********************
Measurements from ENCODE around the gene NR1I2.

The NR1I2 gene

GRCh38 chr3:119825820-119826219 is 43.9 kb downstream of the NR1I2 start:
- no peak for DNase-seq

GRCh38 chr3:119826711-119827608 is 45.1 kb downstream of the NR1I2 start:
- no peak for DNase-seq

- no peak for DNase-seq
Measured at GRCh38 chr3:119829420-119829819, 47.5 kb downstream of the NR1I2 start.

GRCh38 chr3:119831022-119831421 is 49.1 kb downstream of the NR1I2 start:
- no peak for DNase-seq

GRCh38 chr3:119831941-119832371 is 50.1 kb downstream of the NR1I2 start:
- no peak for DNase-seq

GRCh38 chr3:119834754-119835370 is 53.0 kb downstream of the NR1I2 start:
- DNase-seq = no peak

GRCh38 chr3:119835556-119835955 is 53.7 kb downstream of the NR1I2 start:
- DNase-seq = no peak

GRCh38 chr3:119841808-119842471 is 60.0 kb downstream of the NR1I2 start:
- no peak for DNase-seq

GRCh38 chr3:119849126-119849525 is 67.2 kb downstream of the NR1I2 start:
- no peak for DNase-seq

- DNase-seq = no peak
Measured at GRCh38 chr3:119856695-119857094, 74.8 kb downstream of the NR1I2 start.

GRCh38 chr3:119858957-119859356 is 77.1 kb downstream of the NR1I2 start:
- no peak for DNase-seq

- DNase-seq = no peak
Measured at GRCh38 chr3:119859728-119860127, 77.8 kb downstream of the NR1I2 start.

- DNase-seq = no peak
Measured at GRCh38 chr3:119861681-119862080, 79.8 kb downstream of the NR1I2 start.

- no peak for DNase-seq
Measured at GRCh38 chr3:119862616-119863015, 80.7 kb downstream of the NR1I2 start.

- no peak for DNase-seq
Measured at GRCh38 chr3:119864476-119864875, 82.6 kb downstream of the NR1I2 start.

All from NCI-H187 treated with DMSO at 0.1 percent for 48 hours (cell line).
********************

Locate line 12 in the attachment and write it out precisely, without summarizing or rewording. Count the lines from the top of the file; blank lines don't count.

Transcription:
- no peak for DNase-seq